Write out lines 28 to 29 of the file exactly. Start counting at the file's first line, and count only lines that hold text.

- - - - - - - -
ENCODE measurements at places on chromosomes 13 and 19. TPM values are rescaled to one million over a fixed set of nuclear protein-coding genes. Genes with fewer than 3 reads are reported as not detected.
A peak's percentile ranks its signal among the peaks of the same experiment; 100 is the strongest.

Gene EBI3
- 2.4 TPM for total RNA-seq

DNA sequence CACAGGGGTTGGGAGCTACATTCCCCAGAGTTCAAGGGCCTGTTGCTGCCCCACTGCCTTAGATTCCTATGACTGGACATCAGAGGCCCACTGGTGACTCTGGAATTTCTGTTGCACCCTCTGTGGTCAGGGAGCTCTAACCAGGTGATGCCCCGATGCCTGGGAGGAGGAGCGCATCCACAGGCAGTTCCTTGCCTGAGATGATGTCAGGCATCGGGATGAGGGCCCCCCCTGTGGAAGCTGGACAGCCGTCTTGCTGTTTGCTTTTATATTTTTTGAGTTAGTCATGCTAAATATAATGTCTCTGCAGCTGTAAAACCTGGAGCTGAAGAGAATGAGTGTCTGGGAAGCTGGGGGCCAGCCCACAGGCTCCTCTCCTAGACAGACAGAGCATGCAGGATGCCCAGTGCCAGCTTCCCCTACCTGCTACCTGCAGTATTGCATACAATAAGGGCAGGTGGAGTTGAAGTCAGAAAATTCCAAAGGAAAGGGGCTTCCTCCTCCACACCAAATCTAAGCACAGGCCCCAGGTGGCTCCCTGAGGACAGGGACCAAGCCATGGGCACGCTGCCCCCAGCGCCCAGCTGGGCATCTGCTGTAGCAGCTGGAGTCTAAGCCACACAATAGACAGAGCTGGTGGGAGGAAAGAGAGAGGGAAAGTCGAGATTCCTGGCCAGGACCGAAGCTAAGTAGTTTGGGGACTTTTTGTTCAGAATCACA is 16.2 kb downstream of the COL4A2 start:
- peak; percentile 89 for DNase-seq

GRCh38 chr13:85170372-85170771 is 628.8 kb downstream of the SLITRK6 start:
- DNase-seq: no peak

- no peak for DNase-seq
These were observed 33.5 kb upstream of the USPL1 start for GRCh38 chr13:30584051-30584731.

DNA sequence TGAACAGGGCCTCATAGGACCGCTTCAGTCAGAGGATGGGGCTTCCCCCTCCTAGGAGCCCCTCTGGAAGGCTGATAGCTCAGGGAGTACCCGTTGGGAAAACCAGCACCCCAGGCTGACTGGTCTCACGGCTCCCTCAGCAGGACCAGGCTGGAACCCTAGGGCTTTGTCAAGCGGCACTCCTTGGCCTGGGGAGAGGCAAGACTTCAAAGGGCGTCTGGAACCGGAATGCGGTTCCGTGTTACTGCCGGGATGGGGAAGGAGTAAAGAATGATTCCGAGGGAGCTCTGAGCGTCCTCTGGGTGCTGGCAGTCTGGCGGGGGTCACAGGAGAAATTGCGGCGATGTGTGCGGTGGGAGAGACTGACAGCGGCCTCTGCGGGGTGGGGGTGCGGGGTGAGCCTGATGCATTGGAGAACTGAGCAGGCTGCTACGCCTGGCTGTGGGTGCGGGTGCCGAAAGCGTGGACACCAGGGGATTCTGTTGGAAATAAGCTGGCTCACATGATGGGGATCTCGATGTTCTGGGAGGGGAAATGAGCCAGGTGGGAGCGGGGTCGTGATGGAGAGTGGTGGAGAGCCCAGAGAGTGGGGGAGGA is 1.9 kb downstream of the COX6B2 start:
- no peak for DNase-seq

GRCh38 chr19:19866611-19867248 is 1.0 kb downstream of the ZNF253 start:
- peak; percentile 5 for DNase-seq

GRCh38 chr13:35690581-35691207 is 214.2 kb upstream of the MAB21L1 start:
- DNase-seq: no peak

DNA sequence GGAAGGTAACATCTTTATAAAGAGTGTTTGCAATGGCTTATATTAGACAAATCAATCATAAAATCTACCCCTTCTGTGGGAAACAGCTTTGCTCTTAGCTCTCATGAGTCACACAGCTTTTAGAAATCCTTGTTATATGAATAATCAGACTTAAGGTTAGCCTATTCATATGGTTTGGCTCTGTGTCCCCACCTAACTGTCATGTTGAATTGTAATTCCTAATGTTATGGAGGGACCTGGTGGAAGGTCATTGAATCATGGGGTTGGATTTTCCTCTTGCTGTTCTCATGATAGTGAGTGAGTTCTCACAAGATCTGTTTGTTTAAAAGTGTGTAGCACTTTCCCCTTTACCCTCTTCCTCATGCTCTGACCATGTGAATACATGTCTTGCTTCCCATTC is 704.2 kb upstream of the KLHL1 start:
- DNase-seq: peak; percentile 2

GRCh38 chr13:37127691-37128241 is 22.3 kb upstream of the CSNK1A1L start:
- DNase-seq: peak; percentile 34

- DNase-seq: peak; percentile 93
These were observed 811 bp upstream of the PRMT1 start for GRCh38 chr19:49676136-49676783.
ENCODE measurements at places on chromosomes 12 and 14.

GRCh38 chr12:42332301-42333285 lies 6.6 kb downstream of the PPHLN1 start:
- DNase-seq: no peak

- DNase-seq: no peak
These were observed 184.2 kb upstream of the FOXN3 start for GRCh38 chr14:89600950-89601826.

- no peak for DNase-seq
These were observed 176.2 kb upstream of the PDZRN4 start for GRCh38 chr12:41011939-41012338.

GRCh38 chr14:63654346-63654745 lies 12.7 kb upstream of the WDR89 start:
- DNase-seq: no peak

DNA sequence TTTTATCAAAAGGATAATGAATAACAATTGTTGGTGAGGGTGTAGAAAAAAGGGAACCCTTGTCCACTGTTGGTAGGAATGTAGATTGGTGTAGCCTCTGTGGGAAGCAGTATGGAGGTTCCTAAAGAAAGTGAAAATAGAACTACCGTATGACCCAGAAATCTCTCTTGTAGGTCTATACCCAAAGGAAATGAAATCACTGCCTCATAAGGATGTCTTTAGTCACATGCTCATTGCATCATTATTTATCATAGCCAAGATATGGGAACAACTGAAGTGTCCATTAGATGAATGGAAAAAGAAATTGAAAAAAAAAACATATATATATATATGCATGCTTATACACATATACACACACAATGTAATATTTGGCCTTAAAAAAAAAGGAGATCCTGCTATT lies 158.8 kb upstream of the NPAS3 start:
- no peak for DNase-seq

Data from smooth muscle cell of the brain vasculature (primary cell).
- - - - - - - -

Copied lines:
- no peak for DNase-seq
These were observed 176.2 kb upstream of the PDZRN4 start for GRCh38 chr12:41011939-41012338.